post #11 of 33
Probably not. You'll have a course or two on professional practice and the different business structures of offices and their finances. Just do what you want to learn.
post #12 of 33
I would imagine it has nothing to do with computer programming but more about using specific computer programs (modelling/CAD most likely I would assume).

I can't imagine may situations in which an architect would be writing out something in C++. Maybe using scripting languages built into other tools to perform specific tasks (so a little very basic CS could be helpful) but nothing along the lines of "real" programming.

For a minor, this is the only advice you need:
Take whatever the fuck you want. Find something you enjoy or that interests you. Find something that will be hard to pick up after you graduate (a spanish minor will get you far more than trying to take some crappy once a week class for an hour after work at the language acquisition center).
This whole thing is about making you a better person not preparing you for a specific career. Since you are pursueing a professional program, that part becomes more about a career so why not use your minor to do something fun/different (or just take classes you find interesting and say screw the minor since exactly zero people will care about your minor after you graduate).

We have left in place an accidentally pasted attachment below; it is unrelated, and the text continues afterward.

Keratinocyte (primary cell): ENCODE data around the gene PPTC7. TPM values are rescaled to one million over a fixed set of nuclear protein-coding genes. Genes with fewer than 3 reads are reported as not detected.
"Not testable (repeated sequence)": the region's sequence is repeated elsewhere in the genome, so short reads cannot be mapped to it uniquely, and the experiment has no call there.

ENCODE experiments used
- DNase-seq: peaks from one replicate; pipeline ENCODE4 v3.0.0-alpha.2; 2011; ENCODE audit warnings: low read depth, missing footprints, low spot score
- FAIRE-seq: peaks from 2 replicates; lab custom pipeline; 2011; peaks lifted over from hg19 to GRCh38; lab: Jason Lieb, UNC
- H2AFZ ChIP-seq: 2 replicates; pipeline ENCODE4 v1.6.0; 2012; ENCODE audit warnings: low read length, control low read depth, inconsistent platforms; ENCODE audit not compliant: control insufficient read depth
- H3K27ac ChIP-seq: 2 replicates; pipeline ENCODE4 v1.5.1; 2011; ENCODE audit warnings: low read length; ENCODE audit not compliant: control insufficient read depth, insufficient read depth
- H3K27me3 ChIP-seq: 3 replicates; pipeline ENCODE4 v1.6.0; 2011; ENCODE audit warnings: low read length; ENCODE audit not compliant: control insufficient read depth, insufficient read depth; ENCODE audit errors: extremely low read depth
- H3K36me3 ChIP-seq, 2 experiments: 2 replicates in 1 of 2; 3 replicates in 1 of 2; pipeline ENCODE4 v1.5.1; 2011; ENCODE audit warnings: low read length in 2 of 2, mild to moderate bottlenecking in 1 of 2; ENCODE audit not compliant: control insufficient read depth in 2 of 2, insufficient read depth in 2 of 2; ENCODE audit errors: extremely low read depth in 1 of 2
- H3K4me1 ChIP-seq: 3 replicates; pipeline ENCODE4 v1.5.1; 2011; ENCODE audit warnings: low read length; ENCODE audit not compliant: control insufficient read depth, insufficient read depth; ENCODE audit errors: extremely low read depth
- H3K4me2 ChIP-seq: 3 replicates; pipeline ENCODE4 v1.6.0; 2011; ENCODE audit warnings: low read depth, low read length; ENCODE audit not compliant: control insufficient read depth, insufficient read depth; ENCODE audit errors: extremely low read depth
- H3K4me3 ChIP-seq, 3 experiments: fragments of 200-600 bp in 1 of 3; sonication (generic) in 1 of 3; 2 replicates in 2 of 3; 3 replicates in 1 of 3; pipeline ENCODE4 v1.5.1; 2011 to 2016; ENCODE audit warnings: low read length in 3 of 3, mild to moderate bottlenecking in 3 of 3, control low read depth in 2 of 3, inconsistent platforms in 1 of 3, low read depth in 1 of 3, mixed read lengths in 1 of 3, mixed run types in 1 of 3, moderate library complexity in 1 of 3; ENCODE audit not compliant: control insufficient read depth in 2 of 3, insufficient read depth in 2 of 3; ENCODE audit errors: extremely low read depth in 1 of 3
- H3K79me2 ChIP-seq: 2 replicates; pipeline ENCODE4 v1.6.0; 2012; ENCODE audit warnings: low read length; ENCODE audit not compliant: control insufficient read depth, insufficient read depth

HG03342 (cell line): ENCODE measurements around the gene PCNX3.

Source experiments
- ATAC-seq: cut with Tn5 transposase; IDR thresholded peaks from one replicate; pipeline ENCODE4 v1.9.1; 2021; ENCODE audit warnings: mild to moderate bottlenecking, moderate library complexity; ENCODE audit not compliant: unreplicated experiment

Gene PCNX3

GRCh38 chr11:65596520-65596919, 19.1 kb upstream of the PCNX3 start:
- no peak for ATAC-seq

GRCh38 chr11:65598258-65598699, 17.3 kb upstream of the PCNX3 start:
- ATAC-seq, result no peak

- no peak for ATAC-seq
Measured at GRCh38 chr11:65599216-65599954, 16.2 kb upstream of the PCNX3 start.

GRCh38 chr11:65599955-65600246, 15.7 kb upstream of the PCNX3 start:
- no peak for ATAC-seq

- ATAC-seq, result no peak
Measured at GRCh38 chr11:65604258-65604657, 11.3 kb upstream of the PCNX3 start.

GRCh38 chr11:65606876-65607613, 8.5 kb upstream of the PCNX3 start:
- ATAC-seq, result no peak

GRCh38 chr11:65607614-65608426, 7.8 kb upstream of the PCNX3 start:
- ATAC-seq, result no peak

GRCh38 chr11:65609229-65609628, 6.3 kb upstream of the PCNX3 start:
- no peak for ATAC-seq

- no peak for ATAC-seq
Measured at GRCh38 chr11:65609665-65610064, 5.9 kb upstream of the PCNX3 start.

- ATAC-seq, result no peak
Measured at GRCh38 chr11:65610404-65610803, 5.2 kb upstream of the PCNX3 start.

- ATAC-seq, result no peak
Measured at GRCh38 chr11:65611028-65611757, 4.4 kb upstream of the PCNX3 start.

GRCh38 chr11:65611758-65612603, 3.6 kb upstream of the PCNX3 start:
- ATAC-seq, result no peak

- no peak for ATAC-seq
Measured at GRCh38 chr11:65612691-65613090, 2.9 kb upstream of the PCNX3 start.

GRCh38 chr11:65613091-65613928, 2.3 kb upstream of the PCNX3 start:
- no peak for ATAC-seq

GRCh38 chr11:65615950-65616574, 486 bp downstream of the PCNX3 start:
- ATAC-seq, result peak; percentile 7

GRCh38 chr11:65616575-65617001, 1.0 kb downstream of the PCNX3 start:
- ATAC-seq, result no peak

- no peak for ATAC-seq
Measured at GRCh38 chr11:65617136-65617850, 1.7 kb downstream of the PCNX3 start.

post #13 of 33
Quote:
Originally Posted by ryanlvv View Post
Would a business admin minor be helpful, I was going to major in it before I transferred to a school with an ARCH degree, so it wouldn't be too much of a stretch to get my minor in that.

FWIW, a close friend of mine is a very prominent architect. He's much older than I am (in his 60's) and often says that the single best way arch schools could be improved is to incorporate more business management classes. He's the head of a large firm and had to learn all the business stuff on his own.

Just throwing that out there.
post #14 of 33
Thread Starter 
Thanks for all the responses. I think that I will just forget the minor since it won't even matter by the time I get my M.Arch. I'll take practical classes that can help me out like drawing, interior design, landscape arch, some philosophy (I'm a fan.) some useful business classes when and if I can fit'em all in.
post #15 of 33
I speak as an architect.

Art History ... with special attention given to architectural history.